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South Carolina suffered a horrible wound when a racist gunman methodically gunned down nine worshippers in a black Charleston church during a prayer meeting.

Yet instead of throwing its arms around the shocked and grieving state, even before the shooter was arrested the finger of blame was pointing at South Carolina itself.

The left immediately found in the tragedy the opportunity to score political points. This lone, white supremacist embodied our great national evil. They saw in a 21-year-old ignorant fanatic a simmering hatred shared broadly across the land — but particularly by white Republicans, conservatives and southerners. Dylann Roof provided the confirmation for their core conviction that America is fundamentally bad, unjust and several steps behind the enlightened countries of the world.

From the start, Roof was identified in the media as a “right winger,” the same descriptor they assign to the tea party. Democratic presidential hopeful Hillary Clinton declared that racist rhetoric had again “metastasized” into violence, without providing a single example to support the claim of mainstream hateful talk. I even got an email from a man convinced Roof was emboldened to kill by voter identification laws. And the reckless exaggeration that African-Americans are cowering in fear of white violence rolled on.

But most of the opportunistic indignation was reserved for South Carolina, even as its stunned citizens were praying and weeping together, black and white.

Both the cameras and the self-righteousness turned quickly to the Confederate flag flying above the state’s public buildings, evidence, the accusers said, of the foundational racism that still supports the South.

That response was so predictable it’s cliche. The South is the only region of the country whose people are fair game for stereotyping and overt expressions of bigotry.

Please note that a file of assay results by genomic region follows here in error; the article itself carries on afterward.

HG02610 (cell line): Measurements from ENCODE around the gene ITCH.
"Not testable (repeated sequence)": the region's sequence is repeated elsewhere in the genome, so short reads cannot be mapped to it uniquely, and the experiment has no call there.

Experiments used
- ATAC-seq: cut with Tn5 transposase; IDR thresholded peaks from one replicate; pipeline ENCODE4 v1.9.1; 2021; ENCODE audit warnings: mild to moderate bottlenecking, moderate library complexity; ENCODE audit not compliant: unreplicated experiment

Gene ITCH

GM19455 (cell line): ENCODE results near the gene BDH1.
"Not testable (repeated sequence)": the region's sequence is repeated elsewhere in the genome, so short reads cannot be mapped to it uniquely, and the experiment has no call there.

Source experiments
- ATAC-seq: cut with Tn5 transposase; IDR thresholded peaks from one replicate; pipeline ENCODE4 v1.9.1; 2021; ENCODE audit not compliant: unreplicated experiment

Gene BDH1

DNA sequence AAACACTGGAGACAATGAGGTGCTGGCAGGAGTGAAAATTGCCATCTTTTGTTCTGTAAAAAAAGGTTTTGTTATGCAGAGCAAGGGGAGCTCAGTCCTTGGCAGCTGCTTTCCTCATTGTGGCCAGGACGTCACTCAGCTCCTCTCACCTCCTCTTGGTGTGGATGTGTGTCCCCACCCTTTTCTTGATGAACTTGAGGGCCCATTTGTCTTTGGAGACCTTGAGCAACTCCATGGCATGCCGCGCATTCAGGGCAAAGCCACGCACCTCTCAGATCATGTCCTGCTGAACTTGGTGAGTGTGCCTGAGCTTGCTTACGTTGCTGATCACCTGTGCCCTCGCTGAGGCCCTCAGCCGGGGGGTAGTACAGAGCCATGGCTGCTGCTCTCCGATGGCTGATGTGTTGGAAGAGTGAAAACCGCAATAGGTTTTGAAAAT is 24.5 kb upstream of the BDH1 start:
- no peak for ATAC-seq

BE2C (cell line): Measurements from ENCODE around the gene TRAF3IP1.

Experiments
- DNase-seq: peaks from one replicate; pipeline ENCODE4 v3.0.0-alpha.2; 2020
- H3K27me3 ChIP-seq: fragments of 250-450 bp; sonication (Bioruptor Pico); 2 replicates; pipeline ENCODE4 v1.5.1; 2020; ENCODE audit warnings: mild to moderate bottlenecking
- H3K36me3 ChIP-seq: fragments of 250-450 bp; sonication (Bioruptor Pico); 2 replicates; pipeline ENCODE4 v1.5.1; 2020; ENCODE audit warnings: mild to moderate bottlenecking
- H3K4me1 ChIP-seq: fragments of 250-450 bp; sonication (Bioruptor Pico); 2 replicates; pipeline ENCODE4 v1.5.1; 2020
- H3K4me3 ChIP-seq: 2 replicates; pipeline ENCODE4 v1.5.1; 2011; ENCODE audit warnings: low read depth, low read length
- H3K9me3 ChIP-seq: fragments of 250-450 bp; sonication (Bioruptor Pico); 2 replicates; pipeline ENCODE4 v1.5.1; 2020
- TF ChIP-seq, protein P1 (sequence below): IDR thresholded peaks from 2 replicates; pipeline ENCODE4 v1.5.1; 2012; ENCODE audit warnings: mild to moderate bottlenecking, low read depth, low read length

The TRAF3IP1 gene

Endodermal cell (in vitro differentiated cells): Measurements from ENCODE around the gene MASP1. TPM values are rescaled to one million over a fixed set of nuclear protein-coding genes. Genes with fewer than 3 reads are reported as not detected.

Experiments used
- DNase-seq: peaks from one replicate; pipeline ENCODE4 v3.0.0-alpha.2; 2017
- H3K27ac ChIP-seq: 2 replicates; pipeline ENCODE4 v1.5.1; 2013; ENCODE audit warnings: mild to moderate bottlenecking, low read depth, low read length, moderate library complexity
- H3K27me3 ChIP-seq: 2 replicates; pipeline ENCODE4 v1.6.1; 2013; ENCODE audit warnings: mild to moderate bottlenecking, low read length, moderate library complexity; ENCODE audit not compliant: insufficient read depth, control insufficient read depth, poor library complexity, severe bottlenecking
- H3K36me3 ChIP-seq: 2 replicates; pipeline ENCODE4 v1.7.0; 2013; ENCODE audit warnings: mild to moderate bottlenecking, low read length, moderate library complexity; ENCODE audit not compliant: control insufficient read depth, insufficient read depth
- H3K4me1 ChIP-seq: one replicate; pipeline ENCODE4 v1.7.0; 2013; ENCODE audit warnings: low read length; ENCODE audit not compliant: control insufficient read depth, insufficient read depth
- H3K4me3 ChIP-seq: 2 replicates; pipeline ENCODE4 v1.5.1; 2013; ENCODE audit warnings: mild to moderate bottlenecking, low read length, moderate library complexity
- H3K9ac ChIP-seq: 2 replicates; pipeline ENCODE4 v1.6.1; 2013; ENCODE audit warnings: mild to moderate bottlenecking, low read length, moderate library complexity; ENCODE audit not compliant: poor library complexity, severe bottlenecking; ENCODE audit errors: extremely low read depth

When Hollywood needs a dimwit, it gives him a southern accent. When it needs that dimwit to be sinister, it puts a Bible in his hand. The word hillbilly is tossed about as if it weren’t in the same category of other ethnic slurs.

Traveling last fall with my cousins in California, we were waited on by a store clerk with a distinctly Hispanic accent. When he heard their equally distinctive southern ones, he asked, “Are you wearing shoes? Is that your wife or your cousin, or both?” I can’t imagine he’d be so casually insulting to an African-American or Asian family.

We have become almost knee-jerk in our declarations after a radicalized Muslim commits an act of terror that it is not an indictment of Islam as a whole. And yet in an instant the terrorism of this scrawny, unaffiliated racist became the burden of all of South Carolina, and by extension all of the South.

Had the Charleston murders happened in a place like, say Michigan, where the Confederate flag is rarely seen but which for decades held the distinction of being home to one of the most segregated metro regions in the country, and one that still struggles to include African-Americans in the recovery of America’s blackest city, would the punditry have so quickly zeroed in on that history as the root cause? Doubt it.

But the media mob charged that rebel flag like an enraged bull. It has become the story of the killings, overshadowing the shared mourning. Every GOP presidential candidate is required to take a position on whether or not the flag should fly.

It is rarely noted that while the Confederate flag waves near the capitol in Columbia, inside it sits a woman of color in the governor’s chair, one of two minority heads of state in the Old South. Michigan and most of its smug northern peers have yet to elect their first minority governor.

I agree with Gov. Nikki Haley that the Confederate flag should come down; a state shouldn’t willfully offend a large percentage of its own population.

But southerners have reason to resent being judged by those living in regions that haven’t made near the racial progress the South has over the past 50 years. Maybe they cling so fiercely to their symbols of southern pride as a way of saying “shove it” to their haters.

nfinley@detroitnews.com

@nolanfinleydn

Watch him at 7:30 p.m. Thursdays on “MiWeek” on Detroit Public TV, Channel 56.

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